Thomas Clarkson campaigner for abolition | Revealing Histories Thomas Clarkson campaigner for abolition Leading anti-slavery activist Thomas Clarkson was a leading activist in Britain against the transatlantic slave trade. He helped found the Committee for the Abolition of the Slave Trade and was a main force in bringing about the Slave Trade Act of 1807, which legally ended British trade in enslaved Africans. Clarkson was born in Wisbech, Cambridgeshire, England in 1760. In 1785, Cambridge University held an essay competition on the subject 'Is it right to make men slaves against their wills?'. 'A direct revelation from God ordering me to devote my life to abolishing the trade'. Clarkson contacted Granville Sharp, a known anti-slavery campaigner. Evidence of inhumanity of slavery Thomas Clarkson was responsible for collecting information to support the abolition of the transatlantic slave trade. Lectures in Manchester There was clearly a not insignificant black population in Manchester and the north west at the time. Dedication to the cause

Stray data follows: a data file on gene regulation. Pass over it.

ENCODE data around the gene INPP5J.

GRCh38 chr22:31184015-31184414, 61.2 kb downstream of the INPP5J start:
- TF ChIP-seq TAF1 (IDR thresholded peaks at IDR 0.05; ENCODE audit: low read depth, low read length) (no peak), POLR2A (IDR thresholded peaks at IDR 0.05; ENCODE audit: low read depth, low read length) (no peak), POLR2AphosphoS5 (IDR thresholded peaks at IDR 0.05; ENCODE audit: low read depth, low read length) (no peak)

AFRICAN REVOLT| Black Slave Revolt | Zanzibar Revolt "And then you saw the emergence also of men like Muhammad Al-Amin and Momadou Toure. Of course we had Nzinga and the Southern areas of Africa as well that was fighting its resistance against European invasion. All the way up until the 17th Century men like Sheikh Uthman Dan Fodiod and Umar Futi as well as Ahmed Lobo. And then we had the courageous wars, which took place in 1884 under the armies of Muhammad Ahmed, Ibn Abdullahi of the Sudan as well as Muhammad Abdullahi al Hassan of Somalia. And then we had in 1903 finally, the wars that took place between the Sokoto Empire. So the Africans did not acquiesce colonialism, nor did they acquiesce towards slavery, they fought at every point and in fact when the slaves were landing in the Western hemisphere in Bahia Brazil you saw the emergence of jihad movements. Drapetomania was a supposed mental illness described by American physician Samuel A. First, he had drastically underestimated the strength and will of the army facing him.